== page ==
Fractions and Baking

Is your child learning fractions at school? There are many fun ways to practice fractions at home. The most obvious way, of course, is to bake a cake or cookies. First, take a look at the work your child is doing at school to get a sense of what the class is working on. Then, pull out your recipe books and get to work!

  1. Practice measuring with cups with your child. Pour four of the 1/4 cups into the whole cup. How many 1/2 cups make a full cup? How many 1/8 cups go into the 1/4 cup and the whole cup? Physically practice as many combinations as you can think of.
  2. Cut a piece of paper into 8 even pieces. Show that 1 piece of paper is 1/8 of the whole paper just as the 1/8 cup is one of eight portions of water that will fit into the whole cup. Show that two of the eight pieces of paper is the same as 1/4 of the entire paper. Connect that to the cups of water.
  3. Ask your child to practice measuring with 1/4, 1/2 and 1 teaspoon. Compare the calculations with the paper fractions.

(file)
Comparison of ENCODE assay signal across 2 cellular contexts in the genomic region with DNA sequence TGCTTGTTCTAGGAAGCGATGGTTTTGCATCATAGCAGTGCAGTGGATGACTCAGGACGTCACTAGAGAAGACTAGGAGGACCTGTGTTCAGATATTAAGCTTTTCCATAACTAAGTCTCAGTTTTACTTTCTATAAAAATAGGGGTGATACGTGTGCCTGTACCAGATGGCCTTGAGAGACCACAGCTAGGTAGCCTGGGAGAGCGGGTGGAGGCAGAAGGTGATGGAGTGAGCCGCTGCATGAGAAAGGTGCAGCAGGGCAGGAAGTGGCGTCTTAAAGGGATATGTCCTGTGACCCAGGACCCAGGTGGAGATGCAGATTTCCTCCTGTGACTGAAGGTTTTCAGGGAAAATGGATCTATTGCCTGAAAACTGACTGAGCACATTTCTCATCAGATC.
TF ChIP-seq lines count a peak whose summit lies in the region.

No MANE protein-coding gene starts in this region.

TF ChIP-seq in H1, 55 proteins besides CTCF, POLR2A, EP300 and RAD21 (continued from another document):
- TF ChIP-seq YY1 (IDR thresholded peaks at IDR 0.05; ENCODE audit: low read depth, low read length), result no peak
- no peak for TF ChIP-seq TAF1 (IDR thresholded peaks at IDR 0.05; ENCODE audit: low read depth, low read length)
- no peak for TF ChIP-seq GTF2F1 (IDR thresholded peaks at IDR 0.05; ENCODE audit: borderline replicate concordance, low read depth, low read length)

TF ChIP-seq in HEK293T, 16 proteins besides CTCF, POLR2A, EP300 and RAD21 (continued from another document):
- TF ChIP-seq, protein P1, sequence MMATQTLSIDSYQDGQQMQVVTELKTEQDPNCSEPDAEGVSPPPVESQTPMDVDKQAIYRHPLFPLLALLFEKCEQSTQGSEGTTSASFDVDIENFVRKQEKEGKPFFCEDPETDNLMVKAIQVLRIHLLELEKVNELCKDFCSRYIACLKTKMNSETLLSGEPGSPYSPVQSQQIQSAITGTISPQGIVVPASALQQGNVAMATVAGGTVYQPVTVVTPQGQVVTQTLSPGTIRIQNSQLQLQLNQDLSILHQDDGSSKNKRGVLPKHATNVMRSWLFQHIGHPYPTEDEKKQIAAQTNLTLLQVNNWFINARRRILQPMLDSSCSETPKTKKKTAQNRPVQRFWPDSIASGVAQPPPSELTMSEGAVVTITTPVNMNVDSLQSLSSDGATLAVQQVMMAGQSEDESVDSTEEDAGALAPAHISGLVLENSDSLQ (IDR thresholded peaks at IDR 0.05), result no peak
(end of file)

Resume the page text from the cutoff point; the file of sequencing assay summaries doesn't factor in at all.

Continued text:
4. Make a cake together and follow the recipe. Ask your child to use the measuring cups and talk through each fractions.
  5. Double the recipe! See if your child can write down a new recipe by doubling all the fractions, or you can actually make a few extra cakes for your friends or neighbors!
  6. Halve the recipe! Work together to figure out the fractions you would use if you wanted to make half of a cake.
  7. Pretend you are having a huge party and triple or quadruple the recipe. Write down the new recipes and compare them to the original.
  8. After the cake is finished, cut it in half, then in quarters, and then in eighths. Talk about the different words you can use to express fractions (1/4, one quarter, one of four, one part of a whole, etc.)
  9. Buy your child a recipe book and write down every recipe you create. If possible, take a picture to illustrate each new recipe.
  10. Eat Cake!

Math can be fun! It is important to remember that most of us do math every single day. Math becomes easier for children when they see (and taste) the practical applications. Baking, cooking, and measuring in the kitchen are fun ways for children to practice basic math skills.

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